Design For DyingLos Angeles, California. November 1937.

Coffee. That’s the first, second and third order of business after a restless night with a busy day ahead.

Step one, rinse out the percolator and pry open the coffee can. So far, not so good. There’s just enough java left to make an eyedropper’s worth.

Nerts.

I bought a new can last week. Didn’t I? I don’t understand how I can misplace food in a kitchen the size of a phone booth. It takes two sorties to unearth the unopened tin of Chase & Sanborn. Soon, the invigorating aroma of coffee fills the air.

While the pot perks away I don my lucky navy blue suit. With its high-waisted skirt and slim jacket I’ll look every inch the professional saleslady. Today it’s vital I look my best. I’m facing a test of sorts, hence the rough sledding through Slumberland.

Tremayne’s Department Store will be my proving ground. It may not be downtown’s largest or chicest shopping emporium. But we strive to outfit our patrons in elegant yet affordable ensembles. We even hold regular fashion shows spotlighting our exclusive lines.

Last week, after I’d hounded him daily, my boss Mr. Valentine finally relented and allowed me to select the peignoir set that would serve as the finale in today’s sartorial soiree. Blotting his forehead with a vermillion pocket square he’d proclaimed, “We shall see, Miss Frost, if your eye for fashion is as keen as your voice is relentless.”

Dressed and with half a cup of coffee in me, I consider nourishment. I scavenge two heels from the breadbox and a jar of orange marmalade from the cupboard. One of the girls at Tremayne’s made it herself. Her father owned an orange grove, she’d said. I didn’t believe her at first. I’m a city girl through and through. To me farmers are more otherworldly than movie stars.

If I make a good impression this morning, I’ll get a leg up in my new career. Not that my last career had ever taken off.

I came to Hollywood like so many others, convinced I’d see my name – Lillian Frost! – in lights. And why not? Bronson gateI’d won a beauty contest back home in New York (although my red velvet bathing suit deserved most of the credit). The prize of a screen test tempted me onto a westbound train. I soon learned movie star dreams come a nickel a gross.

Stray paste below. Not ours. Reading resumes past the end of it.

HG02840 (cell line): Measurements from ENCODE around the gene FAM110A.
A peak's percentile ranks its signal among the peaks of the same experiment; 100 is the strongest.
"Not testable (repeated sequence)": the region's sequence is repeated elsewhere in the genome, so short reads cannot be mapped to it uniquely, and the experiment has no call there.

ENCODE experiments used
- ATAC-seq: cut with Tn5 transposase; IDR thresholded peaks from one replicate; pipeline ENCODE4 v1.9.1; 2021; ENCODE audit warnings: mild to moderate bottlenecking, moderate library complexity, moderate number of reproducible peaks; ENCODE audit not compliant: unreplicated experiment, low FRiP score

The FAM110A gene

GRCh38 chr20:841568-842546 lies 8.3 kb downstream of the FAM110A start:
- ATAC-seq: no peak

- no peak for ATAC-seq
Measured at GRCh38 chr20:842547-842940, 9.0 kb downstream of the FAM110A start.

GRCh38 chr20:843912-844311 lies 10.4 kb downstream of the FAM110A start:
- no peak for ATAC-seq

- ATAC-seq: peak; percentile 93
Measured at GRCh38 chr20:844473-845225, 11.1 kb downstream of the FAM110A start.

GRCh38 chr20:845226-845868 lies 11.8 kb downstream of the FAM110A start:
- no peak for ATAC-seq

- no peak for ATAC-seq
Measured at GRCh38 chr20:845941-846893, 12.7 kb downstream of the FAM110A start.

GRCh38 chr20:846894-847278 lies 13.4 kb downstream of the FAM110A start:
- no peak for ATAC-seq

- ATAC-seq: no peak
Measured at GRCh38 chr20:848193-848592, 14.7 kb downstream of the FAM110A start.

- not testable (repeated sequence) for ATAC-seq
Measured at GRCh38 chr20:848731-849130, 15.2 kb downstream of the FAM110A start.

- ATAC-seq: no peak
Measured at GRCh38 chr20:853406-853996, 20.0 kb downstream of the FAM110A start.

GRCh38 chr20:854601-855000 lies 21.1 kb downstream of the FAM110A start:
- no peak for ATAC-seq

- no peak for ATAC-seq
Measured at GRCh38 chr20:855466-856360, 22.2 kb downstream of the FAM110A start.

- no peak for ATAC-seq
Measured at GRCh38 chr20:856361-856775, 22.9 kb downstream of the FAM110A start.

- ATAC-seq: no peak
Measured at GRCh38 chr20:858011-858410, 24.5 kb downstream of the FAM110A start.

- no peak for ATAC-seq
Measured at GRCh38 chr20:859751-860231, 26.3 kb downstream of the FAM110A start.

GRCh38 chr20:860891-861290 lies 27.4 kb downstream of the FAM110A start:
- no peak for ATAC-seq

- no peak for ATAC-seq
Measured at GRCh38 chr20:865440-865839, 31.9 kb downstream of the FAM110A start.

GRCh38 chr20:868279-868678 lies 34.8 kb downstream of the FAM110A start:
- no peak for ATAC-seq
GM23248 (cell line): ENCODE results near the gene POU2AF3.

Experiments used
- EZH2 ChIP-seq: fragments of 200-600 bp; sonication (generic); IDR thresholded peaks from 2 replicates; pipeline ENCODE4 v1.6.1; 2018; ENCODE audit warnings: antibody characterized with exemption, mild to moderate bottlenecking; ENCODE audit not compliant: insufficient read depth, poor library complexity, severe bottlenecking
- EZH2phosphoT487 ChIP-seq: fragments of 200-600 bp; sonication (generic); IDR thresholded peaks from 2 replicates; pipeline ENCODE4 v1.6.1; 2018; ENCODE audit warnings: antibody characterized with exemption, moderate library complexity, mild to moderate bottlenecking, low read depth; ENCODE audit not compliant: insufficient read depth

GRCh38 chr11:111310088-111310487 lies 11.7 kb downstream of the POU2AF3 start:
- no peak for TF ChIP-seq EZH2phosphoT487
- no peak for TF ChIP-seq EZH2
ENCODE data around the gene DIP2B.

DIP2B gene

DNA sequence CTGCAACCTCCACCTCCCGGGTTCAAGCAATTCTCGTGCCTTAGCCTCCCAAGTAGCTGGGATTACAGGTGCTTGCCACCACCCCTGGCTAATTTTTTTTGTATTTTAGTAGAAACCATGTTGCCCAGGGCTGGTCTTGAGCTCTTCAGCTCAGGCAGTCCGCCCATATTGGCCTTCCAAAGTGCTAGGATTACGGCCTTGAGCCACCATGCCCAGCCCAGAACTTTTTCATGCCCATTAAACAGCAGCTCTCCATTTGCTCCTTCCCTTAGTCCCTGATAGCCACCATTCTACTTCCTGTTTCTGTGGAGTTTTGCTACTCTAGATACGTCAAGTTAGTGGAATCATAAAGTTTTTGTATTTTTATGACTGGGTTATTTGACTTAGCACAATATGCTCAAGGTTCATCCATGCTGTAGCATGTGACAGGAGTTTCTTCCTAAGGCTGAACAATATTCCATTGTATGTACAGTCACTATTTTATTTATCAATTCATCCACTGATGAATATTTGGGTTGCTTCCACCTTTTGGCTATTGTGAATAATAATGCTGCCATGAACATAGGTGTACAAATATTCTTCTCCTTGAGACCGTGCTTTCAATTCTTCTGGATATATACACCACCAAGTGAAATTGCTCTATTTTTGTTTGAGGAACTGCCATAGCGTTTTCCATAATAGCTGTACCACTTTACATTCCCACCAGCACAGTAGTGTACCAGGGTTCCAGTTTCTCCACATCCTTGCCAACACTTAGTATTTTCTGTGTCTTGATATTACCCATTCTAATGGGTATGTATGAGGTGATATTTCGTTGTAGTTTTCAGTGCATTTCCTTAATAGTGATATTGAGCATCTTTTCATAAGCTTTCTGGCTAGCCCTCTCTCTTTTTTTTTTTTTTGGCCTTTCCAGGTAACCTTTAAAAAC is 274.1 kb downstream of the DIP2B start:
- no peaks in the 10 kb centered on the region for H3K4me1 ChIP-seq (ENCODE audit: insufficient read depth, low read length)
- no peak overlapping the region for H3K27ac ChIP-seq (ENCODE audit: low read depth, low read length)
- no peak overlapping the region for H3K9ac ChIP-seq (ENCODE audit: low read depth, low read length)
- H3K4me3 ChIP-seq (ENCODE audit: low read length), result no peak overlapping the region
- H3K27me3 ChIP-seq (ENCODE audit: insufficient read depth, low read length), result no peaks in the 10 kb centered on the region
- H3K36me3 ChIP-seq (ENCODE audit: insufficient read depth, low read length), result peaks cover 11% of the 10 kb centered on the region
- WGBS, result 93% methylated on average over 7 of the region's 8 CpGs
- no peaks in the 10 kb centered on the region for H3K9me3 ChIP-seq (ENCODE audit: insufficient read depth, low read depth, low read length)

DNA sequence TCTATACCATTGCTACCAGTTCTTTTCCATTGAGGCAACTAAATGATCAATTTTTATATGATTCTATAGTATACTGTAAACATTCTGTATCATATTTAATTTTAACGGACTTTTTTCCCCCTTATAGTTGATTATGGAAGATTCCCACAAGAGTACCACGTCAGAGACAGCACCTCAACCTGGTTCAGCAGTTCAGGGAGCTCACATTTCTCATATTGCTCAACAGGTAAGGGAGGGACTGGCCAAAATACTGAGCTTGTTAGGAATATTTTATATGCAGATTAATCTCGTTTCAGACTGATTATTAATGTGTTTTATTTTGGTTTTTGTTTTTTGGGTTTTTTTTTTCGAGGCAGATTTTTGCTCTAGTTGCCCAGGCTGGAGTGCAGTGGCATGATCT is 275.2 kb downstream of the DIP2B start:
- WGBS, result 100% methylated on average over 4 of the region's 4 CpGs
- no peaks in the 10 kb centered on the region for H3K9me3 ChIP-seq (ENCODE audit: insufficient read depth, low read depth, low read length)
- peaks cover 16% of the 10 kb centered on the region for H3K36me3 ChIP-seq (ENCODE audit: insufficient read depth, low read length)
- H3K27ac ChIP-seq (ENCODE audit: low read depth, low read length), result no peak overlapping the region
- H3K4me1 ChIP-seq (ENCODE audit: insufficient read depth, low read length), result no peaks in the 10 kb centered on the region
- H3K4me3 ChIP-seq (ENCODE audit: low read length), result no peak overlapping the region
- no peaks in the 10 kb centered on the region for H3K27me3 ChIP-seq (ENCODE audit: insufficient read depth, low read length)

My then-roommate Ruby Carroll knew that from the start. “Talent only gets you so far, mermaid,” she’d say, “mermaid” being the nickname she’d bestowed upon me because of that velvet swimsuit. “In this town it’s who you know. And who knows you.” And I knew no one. One disastrous screen test later, I scampered to Tremayne’s seeking steady employment.

I’m too jittery to think about work now. I need distraction. I slip downstairs and borrow my landlady Mrs. Quigley’s newspaper. On the front page there’s more about the “Alley Angel,” a mysterious young woman found dead close by. Too close by. I shudder and page quickly to Lorna Whitcomb’s gossip column, craving news of Hollywood notables.

I hope to find Ruby mentioned in Lorna’s column someday. She’s still plugging away for her big break, supporting EdithHead1936herself with the occasional day job. Her last was as a wardrobe girl at Paramount Pictures. I can’t deny I envy her, working behind the scenes making movie magic alongside a genius like Travis Banton. Paramount has a girl costume designer now, too, name of Edith Head. One of the movie magazines profiled her. I clipped the article, thinking that would be my dream job, tailoring togs for leading ladies. Too bad my drawing is as bad as my acting.

Breakfast done, I check my change purse for streetcar fare to Tremayne’s and send up a quick prayer to Saint Lucy, patron of salesmen (and presumably –women). I adjust my cream-colored hat in the mirror and manage not to wake the neighbors with a terrified yelp when I spot motion behind me. Miss Sarah Bernhardt struts across the window sill. The landlady’s dusky Burmese cat had deigned to visit my abode. I decide to treat her appearance as an omen.

“Wish me luck, Miss Sarah.” I close the door behind me, and set out to make my mark in the world.


Design for Dying is the first in a series of mysteries featuring Lillian Frost and real-life Hollywood costume designer Edith Head. It was published in April 2016 by Forge Books.

Los Angeles, 1937. Lillian Frost has traded dreams of stardom for security as a department store salesgirl … until she discovers she’s a suspect in the murder of her former roommate Ruby Carroll. Party girl Ruby died wearing a gown she stole from the wardrobe department at Paramount Pictures, domain of Edith Head.

Edith has yet to win the first of her eight Academy Awards; right now she’s barely hanging on to her job, and a scandal is the last thing she needs. To clear Lillian’s name and save Edith’s career, the two women join forces. Unraveling the mystery pits them against a Hungarian princess on the lam, a hotshot director on the make, and a private investigator who’s not on the level.

All they have going for them are dogged determination, assists from the likes of Bob Hope and Barbara Stanwyck, and a killer sense of style. In show business, that just may be enough. . .

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Meet the author
Renee Patrick is the pseudonym for married authors Rosemarie and Vince Keenan. Rosemarie is a research administrator and a poet. Vince is a screenwriter and a journalist. Both native New Yorkers, they currently live in Seattle, Washington.

You can friend Renee on Facebook, follow her at @rpatrickbooks or find more information at her website: reneepatrickbooks.com

Giveaway: Leave a comment below for your chance to win a signed copy of Design For Dying. The giveaway will end July 27, 2016 at 12 AM EST. Good luck everyone!

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